Slowly, they start developing heads & spiracles that are brown. During the stage of larvae, the color slowly changes to green.

The larva ultimately develops a brown head & three pairs of legs. They crawl on their backs.

The legs have no particular use in crawling and are in the air. This is a unique distinction of the green June beetle larvae.

Larva feeds on manure, organic matter, mold, compost & humus. Larvae mainly damage the roots of the plants.

Particularly, the larva damages the plants that have been raised over fertilizers & mulch.

The larval stage of the green June beetle is more dangerous than the adult green beetle.

3. Pupa

The pupa stage lasts 18 days until it becomes an adult green beetle. The pupa is in the form of a cocoon.

The cocoon is produced during larval when the larva produces a thick, viscous fluid. A cocoon is built by dirt, dust & soil particles.

The viscous fluid helps in the formation of the cocoon. The shape of the cocoon is oval.

When the pupa is converted into an adult beetle, it slowly develops a green color.

4. Adult Green Beetle

Adult Green Beetles shrink in length when compared to their larva. They are around half an inch to an inch in length & around half an inch in width.

Now, the insect fully justifies its name of green beetle. Adult green beetles usually eat rotten fruits.

These fruits are grapes, oranges, berries, apples, apricots, plums, pears, and many more.

These green beetles can be notorious as they can feed on the sap of maple, oak, and other trees.

The adult green beetle starts their flight in late May & continues till early August, with the most flight time occurring in June & July.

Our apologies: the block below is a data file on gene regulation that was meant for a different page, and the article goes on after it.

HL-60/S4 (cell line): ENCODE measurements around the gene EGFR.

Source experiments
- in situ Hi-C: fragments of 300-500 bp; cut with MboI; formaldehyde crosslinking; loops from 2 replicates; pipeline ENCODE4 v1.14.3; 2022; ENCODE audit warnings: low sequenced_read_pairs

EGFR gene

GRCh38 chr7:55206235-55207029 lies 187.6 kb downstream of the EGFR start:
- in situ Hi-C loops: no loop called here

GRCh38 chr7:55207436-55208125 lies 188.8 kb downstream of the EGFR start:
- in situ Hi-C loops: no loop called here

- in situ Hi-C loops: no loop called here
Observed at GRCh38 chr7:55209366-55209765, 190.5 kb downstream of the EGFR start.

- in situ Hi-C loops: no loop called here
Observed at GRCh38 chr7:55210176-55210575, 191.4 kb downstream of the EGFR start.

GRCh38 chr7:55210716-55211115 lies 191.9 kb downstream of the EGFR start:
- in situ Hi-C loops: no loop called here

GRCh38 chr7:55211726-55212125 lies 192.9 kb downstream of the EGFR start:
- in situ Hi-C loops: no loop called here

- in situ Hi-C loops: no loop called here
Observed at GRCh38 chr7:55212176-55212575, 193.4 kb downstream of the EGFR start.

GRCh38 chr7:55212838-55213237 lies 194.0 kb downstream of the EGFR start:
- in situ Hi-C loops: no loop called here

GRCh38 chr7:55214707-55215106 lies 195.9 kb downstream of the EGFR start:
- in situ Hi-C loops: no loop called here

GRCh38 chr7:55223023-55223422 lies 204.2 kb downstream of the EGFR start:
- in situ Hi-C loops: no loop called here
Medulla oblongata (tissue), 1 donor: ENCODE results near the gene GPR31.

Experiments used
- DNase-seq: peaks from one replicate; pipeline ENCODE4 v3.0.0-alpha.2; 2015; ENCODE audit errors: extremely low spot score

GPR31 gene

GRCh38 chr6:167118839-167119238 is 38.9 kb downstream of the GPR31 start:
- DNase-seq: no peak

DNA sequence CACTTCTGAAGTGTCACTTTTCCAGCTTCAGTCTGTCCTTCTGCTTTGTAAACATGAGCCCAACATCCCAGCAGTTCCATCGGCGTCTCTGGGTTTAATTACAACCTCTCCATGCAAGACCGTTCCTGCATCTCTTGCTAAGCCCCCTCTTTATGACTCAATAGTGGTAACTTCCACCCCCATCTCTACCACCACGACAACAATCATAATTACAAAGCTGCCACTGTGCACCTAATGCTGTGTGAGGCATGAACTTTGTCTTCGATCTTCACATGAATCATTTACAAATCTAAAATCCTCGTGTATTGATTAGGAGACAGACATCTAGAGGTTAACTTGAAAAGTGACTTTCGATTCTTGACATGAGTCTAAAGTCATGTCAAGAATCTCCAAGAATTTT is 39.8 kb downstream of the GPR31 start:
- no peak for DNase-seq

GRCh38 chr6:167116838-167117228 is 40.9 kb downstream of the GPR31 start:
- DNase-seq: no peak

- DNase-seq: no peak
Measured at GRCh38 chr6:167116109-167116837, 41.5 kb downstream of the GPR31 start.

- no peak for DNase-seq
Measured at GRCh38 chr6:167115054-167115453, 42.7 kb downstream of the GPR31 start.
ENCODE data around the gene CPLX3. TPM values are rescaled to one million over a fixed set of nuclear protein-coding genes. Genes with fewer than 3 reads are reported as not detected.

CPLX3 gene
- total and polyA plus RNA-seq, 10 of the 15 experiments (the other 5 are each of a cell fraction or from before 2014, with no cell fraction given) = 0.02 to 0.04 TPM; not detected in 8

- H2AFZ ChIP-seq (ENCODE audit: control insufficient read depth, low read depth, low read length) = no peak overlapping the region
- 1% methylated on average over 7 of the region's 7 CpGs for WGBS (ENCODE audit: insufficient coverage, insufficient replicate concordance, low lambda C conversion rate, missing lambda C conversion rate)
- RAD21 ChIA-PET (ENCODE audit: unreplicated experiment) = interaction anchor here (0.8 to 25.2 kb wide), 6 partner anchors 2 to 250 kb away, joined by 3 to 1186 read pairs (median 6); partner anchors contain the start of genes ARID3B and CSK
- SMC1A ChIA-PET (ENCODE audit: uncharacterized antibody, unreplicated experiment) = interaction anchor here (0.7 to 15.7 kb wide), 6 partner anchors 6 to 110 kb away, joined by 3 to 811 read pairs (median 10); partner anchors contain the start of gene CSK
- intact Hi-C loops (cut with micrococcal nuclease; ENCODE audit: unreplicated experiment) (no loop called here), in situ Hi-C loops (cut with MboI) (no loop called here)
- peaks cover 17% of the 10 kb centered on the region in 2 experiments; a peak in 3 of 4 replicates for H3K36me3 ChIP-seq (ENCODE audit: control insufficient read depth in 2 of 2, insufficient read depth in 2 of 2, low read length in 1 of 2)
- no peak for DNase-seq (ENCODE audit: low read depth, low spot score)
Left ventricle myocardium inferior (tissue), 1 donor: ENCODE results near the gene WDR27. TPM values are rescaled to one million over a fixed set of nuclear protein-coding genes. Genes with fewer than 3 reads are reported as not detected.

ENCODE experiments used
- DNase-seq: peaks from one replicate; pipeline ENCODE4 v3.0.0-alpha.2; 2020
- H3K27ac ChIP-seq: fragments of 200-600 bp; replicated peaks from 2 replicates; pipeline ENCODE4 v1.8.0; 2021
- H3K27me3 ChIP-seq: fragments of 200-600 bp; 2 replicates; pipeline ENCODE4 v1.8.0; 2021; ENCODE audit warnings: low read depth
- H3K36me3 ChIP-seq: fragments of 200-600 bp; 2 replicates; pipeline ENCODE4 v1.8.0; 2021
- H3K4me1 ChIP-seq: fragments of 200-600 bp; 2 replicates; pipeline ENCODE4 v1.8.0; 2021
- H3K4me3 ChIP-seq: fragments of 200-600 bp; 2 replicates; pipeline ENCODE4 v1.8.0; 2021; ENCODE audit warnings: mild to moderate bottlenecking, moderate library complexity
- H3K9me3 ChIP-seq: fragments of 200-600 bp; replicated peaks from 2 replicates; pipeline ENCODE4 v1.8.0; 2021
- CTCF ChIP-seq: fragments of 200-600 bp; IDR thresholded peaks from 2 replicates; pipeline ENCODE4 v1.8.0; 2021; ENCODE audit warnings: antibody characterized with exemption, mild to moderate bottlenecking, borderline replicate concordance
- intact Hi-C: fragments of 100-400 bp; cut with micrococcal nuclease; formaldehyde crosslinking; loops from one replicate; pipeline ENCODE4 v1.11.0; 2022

Damaging Stage & Time of Green June Beetles

Adult Green Beetle

Larva & Adult green beetles usually cause the damage. The damages by the larval stage are during the late summer till the fall & again in the spring.

These insects become more & more dangerous when the temperature rises beyond 22°C or around 70°F.

During the warm winters, these grubworms come out of the soil, leaving their trail. Also, apart from the trails of tunnels, they form mounds of soil.

These indications increase during the spring.

After their feast, the mature lava enters the soil again and starts to pupate in the late spring.

They arise as adult beetles in mid to late June & live until late August & early October. The tunnels can be around the size of one’s finger.

Mating & Hatching of Green June Beetles

Mating & Hatching

Female green beetles travel & settle near the grass surfaces. These female green beetles release some chemicals which attract the male green beetles.

The male beetles track these chemicals & reach the female green beetles.

The female green beetle comforts itself in a safe place & mating occurs. Once the mating occurs, the female green beetle finds a comfortable grassy & moist area.

It selects a place where the soil contains high amounts of organic matter.